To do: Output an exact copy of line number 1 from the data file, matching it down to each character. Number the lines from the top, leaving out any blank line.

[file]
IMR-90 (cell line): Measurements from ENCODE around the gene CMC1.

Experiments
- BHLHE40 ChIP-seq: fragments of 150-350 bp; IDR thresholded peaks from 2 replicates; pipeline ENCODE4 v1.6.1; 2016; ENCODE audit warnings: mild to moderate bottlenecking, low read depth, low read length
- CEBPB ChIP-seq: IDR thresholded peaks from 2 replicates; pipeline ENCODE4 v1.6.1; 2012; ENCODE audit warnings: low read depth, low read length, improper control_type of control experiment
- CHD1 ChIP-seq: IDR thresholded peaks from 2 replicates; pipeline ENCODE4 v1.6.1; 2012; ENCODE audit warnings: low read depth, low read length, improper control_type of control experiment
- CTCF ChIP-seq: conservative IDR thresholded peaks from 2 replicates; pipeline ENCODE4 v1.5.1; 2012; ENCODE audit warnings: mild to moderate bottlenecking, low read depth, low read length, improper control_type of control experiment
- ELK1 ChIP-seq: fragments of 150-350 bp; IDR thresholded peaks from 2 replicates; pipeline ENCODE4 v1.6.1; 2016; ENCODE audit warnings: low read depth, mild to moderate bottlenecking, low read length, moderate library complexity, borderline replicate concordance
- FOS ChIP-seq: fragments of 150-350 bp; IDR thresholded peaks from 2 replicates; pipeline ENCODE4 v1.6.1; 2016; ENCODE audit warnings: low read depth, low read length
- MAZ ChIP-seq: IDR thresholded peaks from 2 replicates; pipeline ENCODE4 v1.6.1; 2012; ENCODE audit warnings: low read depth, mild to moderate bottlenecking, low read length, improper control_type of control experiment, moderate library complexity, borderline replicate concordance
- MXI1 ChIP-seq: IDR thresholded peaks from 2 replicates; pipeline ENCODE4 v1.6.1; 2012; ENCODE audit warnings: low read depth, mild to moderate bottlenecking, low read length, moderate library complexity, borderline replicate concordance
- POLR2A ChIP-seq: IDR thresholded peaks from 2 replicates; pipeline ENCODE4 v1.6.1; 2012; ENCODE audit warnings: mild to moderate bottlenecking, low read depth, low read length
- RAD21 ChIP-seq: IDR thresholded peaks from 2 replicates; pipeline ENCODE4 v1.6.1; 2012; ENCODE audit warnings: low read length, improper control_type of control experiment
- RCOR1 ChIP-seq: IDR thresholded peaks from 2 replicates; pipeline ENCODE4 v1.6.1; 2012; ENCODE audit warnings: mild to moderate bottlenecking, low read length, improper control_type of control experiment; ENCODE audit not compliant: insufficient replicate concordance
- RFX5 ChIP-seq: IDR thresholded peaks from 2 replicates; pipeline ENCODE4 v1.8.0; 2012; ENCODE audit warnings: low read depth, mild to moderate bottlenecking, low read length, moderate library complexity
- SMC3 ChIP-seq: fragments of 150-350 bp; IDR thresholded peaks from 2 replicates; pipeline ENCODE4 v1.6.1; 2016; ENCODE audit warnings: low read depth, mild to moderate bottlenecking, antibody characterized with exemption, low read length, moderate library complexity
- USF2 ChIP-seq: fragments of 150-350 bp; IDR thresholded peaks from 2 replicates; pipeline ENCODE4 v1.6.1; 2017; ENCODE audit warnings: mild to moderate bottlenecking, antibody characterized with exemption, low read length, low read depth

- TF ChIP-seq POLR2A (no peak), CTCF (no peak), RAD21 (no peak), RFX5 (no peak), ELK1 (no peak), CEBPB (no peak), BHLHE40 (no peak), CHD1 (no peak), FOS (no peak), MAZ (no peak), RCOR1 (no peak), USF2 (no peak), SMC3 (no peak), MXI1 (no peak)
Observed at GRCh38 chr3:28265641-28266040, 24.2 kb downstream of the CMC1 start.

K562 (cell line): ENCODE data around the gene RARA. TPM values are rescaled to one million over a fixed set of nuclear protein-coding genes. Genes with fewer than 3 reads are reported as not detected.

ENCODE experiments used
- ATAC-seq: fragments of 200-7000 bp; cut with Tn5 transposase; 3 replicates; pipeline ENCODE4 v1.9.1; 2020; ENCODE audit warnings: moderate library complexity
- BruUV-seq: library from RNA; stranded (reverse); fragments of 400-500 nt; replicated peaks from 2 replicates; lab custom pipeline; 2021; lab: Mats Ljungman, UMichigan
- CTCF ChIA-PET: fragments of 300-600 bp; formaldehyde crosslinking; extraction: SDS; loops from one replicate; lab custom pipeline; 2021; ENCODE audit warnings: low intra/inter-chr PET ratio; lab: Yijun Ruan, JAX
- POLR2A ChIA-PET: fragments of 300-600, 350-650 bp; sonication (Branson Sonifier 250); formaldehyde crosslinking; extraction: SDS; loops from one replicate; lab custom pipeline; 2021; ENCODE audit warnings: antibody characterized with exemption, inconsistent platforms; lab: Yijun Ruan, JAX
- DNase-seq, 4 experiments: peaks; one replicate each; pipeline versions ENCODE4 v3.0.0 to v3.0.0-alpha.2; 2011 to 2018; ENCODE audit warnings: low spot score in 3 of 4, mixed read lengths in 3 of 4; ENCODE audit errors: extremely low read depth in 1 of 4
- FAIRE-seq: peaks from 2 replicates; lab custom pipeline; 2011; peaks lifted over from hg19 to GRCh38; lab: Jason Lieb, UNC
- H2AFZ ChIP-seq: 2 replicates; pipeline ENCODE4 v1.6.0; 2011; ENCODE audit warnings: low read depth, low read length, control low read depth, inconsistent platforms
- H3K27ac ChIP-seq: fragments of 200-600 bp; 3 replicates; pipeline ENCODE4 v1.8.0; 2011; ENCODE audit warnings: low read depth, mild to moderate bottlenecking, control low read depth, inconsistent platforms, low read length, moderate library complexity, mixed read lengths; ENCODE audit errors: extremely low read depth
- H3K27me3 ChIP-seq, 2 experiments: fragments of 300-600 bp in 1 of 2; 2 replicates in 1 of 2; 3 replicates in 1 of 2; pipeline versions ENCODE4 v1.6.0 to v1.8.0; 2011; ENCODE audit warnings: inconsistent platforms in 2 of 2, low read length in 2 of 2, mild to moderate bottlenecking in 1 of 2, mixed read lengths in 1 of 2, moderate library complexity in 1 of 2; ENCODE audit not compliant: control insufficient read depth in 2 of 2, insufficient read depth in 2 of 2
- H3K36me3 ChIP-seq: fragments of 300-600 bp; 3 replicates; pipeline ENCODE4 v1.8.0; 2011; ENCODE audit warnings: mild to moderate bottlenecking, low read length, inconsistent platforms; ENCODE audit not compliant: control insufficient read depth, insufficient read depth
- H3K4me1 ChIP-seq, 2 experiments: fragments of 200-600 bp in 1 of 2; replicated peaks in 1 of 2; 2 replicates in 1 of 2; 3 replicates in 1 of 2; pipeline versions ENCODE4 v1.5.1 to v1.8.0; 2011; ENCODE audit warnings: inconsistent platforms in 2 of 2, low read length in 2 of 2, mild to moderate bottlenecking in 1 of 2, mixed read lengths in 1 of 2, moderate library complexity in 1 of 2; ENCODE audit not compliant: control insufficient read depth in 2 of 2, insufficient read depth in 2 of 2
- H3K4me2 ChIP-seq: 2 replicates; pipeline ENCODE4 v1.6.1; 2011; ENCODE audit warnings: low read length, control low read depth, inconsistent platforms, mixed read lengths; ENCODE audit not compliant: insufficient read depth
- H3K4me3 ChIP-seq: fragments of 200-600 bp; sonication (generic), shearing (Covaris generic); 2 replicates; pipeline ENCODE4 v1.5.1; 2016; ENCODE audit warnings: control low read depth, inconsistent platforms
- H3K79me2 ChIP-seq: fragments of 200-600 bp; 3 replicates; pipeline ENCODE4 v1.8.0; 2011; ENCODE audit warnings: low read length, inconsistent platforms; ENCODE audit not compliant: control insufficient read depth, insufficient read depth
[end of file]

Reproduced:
IMR-90 (cell line): Measurements from ENCODE around the gene CMC1.